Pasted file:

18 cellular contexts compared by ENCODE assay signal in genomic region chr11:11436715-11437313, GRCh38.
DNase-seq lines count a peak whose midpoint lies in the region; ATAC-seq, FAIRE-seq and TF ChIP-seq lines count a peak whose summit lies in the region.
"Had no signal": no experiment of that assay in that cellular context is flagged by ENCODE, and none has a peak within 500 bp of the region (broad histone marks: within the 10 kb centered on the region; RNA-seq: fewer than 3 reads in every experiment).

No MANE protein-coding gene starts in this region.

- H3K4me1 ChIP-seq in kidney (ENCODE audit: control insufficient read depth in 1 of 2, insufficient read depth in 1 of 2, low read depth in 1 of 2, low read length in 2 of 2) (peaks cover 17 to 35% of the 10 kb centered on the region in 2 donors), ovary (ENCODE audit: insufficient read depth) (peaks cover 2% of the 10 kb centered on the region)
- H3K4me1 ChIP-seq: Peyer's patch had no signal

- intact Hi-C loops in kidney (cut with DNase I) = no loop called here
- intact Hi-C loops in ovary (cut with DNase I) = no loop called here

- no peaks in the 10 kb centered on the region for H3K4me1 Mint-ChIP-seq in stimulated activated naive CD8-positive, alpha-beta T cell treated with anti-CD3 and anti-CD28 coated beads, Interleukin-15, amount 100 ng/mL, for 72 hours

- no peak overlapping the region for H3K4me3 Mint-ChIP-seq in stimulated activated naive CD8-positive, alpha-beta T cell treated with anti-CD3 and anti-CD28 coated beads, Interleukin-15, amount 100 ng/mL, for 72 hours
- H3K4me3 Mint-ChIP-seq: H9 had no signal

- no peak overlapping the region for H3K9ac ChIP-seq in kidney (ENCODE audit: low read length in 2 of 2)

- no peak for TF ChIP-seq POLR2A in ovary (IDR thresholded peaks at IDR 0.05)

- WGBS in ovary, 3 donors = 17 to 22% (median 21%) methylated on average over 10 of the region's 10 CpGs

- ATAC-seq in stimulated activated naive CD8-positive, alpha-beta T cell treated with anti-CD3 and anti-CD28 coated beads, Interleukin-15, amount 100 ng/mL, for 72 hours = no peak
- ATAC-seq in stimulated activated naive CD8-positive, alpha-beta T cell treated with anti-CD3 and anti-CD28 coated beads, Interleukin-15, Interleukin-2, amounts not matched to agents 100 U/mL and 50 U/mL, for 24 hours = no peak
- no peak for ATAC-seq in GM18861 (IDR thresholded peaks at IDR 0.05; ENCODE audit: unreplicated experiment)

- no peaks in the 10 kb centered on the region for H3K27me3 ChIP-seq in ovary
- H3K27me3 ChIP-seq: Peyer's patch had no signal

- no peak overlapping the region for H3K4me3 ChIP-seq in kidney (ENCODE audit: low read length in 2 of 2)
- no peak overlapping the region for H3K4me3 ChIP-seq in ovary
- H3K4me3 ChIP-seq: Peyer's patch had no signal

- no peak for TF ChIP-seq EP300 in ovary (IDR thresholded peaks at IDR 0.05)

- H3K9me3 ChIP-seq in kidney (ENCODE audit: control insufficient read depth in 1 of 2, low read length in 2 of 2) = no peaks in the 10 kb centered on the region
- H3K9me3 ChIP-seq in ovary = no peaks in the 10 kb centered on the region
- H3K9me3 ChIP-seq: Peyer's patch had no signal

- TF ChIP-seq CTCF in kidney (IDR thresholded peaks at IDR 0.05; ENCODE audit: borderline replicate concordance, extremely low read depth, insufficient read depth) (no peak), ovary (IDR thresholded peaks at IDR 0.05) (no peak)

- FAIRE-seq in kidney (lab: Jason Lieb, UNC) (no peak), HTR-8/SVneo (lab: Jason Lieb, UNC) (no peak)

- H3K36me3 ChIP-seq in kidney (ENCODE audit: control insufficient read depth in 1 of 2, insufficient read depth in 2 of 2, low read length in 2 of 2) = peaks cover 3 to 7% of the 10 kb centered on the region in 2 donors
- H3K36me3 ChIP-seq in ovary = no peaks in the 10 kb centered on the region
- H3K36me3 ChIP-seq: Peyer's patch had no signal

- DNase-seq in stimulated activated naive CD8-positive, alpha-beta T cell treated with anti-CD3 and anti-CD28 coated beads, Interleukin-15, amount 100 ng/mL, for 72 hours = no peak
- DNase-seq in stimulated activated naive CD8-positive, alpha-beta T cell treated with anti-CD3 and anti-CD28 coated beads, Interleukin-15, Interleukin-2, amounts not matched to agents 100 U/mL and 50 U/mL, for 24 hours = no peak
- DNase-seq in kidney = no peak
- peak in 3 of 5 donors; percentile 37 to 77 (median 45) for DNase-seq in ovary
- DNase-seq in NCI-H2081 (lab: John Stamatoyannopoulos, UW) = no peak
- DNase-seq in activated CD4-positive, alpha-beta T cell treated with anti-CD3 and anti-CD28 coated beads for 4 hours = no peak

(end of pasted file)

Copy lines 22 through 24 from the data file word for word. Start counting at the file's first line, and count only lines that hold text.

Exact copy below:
- H3K4me3 ChIP-seq: Peyer's patch had no signal

- no peak for TF ChIP-seq EP300 in ovary (IDR thresholded peaks at IDR 0.05)

- H3K9me3 ChIP-seq in kidney (ENCODE audit: control insufficient read depth in 1 of 2, low read length in 2 of 2) = no peaks in the 10 kb centered on the region